Implementation of the Directive 2011/61/EC of the European Parliament and of the Council of 8 June, 2011 on alternative investment fund managers into Luxembourg law.
As announced within our previous newsletter as of 12 September, 2012 , Luxembourg has implemented the Directive 2011/61/EC of the European Parliament and of the Council of 8 June, 2011 on alternative investment fund managers (the “AIFM Directive”).
The draft Law n°6471 has finally been adopted by the Luxembourg parliament on 12 July, 2013 (the “Law”) and has been published on 15 July, 2013 in the Luxembourg Official Gazette (Mémorial). It comes into force the day of its publication in line with the official transposition deadline set on July 22, 2013 in the AIFM Directive.
Amendments to Luxembourg Laws
The Law foresees major amendments to several existing Luxembourg laws; the main amendments in particular are going to have an impact on the Luxembourg financial centre and will affect:
- The Law of 10 August, 1915 on commercial companies, as amended (the “Company Law”),
- The Law of 15 June, 2004 relating to the company in risk capital (“SICAR”), as amended (the “SICAR Law”),
- The Law of 17 December, 2010 concerning Undertakings for Collective Investment (“UCI”), as amended (the “UCI Law”),
- The Law of 13 February, 2007 on Specialised Investment Funds (“SIF”), as amended (the “SIF Law”) – which was already amended in March 2012 in order to implement few elements of the AIFM Directive ,
- The Law of 5 April, 1993 on the financial sector, as amended (the “PSF Law”),
- The Law of 13 July, 2005 on institutions for occupational retirement as pension savings company with variable capital and pension savings associations (“SEPCAV/ASSEP”), as amended (the “SEPCAV/ASSEP Law”).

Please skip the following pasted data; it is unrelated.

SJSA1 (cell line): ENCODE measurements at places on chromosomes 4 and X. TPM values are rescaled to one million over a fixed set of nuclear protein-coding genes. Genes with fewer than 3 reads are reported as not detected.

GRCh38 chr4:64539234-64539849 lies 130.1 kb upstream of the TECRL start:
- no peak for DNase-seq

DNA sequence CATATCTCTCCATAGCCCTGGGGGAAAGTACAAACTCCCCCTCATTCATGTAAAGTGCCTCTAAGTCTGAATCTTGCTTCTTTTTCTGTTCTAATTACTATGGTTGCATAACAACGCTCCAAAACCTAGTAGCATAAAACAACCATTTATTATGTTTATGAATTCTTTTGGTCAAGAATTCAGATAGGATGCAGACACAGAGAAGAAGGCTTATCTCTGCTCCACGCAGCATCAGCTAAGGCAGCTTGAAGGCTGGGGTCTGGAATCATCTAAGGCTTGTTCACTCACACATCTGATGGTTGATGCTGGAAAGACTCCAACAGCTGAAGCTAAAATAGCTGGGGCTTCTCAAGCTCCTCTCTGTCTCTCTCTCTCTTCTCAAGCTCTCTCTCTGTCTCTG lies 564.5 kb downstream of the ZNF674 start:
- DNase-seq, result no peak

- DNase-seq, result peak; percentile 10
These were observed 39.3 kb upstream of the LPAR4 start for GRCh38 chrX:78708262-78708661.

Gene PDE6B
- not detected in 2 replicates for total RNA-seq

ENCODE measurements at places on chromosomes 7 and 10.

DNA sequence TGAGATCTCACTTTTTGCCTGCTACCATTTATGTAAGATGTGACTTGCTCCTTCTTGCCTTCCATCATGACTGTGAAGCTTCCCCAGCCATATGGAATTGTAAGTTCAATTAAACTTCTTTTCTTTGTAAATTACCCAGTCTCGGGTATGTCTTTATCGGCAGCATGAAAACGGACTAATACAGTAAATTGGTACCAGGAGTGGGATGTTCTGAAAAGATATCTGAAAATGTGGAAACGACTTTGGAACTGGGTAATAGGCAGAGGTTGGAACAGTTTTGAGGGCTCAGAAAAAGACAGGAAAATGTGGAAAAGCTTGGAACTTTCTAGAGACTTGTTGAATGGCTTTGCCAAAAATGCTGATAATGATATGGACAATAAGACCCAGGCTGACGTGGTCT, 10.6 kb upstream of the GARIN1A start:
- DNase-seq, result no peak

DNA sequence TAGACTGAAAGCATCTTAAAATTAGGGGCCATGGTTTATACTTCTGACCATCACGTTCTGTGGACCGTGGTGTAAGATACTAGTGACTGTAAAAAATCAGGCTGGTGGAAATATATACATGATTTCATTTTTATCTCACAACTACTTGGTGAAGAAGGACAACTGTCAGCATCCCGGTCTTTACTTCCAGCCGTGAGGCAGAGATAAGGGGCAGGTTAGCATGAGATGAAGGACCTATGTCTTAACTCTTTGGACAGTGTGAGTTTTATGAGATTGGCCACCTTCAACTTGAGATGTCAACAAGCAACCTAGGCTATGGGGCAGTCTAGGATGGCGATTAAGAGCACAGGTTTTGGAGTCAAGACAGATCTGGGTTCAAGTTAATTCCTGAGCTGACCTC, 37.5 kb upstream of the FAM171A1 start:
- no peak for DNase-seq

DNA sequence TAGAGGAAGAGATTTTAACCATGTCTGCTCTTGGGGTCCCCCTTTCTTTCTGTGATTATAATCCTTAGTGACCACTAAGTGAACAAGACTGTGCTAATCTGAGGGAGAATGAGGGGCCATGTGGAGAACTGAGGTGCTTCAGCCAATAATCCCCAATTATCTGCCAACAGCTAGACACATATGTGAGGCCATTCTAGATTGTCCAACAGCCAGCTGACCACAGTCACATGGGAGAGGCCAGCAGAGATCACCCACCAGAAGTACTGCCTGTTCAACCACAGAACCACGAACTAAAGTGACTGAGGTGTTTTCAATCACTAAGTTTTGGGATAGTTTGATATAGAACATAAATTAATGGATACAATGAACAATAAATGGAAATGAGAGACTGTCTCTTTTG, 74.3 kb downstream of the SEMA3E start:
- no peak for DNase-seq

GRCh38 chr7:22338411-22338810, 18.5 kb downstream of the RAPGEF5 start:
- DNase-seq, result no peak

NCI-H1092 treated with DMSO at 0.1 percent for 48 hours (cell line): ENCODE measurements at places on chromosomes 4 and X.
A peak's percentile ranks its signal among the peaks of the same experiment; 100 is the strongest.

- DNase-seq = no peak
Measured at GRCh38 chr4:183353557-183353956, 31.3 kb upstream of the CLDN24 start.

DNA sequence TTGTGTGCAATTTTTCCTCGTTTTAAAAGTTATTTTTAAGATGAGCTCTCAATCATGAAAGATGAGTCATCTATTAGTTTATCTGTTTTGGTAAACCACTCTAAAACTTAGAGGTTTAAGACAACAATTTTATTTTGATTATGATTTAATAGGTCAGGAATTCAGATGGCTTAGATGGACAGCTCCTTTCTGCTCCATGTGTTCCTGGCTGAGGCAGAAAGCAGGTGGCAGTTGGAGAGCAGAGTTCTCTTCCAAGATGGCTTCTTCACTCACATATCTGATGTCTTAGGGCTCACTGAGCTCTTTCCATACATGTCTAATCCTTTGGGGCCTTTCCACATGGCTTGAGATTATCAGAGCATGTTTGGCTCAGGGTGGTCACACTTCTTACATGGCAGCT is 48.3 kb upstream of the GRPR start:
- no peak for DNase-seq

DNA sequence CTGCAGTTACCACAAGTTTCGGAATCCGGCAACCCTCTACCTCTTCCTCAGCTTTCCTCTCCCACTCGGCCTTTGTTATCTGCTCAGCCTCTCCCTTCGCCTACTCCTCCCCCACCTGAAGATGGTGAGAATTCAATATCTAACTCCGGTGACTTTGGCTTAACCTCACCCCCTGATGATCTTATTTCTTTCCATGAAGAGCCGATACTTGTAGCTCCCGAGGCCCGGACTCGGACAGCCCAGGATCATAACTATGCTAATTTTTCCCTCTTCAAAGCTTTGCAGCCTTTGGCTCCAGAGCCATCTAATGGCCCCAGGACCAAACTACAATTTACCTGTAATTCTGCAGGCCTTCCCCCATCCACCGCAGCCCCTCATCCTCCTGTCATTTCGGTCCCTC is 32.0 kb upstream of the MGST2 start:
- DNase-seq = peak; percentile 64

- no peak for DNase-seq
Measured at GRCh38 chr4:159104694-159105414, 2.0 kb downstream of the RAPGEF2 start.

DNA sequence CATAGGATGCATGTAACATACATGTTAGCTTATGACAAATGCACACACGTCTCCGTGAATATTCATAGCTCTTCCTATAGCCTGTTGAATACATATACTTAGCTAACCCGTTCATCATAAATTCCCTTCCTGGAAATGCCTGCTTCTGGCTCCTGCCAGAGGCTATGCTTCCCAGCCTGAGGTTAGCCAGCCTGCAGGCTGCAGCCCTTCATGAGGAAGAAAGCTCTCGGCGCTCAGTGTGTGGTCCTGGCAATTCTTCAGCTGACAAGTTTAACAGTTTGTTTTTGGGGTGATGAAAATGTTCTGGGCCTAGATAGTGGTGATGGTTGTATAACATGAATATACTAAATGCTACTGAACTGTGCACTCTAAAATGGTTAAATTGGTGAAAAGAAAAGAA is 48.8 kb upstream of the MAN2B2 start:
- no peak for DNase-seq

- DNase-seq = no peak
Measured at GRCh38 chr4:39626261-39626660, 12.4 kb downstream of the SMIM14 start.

The New Regime and its consequences on Luxembourg laws
In principle the Law follows the main pillars of the AIFM Directive . Pursuant to the regime introduced by the AIFM Directive, all AIFMs to AIFs with assets exceeding the above mentioned thresholds introduced by the Law (and being exactly the ones already provided for by the AIFM Directive) need to be authorised as AIFMs. The detailed requirements governing the authorisation and supervision as well as ongoing organisational requirements of AIFMs have been defined by the Law, including the details relating to the European passport.
Taking into consideration the different Luxembourg laws, amended by the Law, and to summarise in brief, the regulated vehicles such as SIFs, SICARs and UCIs governed by Part II of the UCI Law with more than one investor qualify as AIFs, subject to the specifications detailed in the amendments to the respective laws and regulations applicable to said entities. With regard to SOPARFIs, - as stated above - a qualification as an AIF will depend on the structural details of each of such unregulated vehicle.
By amending the Luxembourg law of 5 April, 1993 on the financial sector, the Law (laying down the mandatory appointment of an independent depositary by the AIFs) provides a new category of professional of the financial sector (“PSF”), that will enable non-credit institutions to act as a depository for AIFs whereby these AIFs need (inter alia) to be closed-ended (5 years period) and will not (in general) be allowed to invest in financial instruments.
By amending the Company Law, the Law:
- brings up-to-date the existing partnership (Société en Commandite Simple, the “SCS”) in view of making it more appealing to investors who are familiarised with the UK partnership pattern, and
- introduces a new company form, the new special limited partnership (Société en Commandite Spéciale, the “SCSp”) which will allow more flexibility. Thus, Luxembourg now follows countries like Scotland, England, Jersey and Guernsey which already provide the private equity market with such a kind of tax transparent and tailor-made vehicle.
If not already done, any concerned market players will need to analyse their current structures in order to implement this new regime.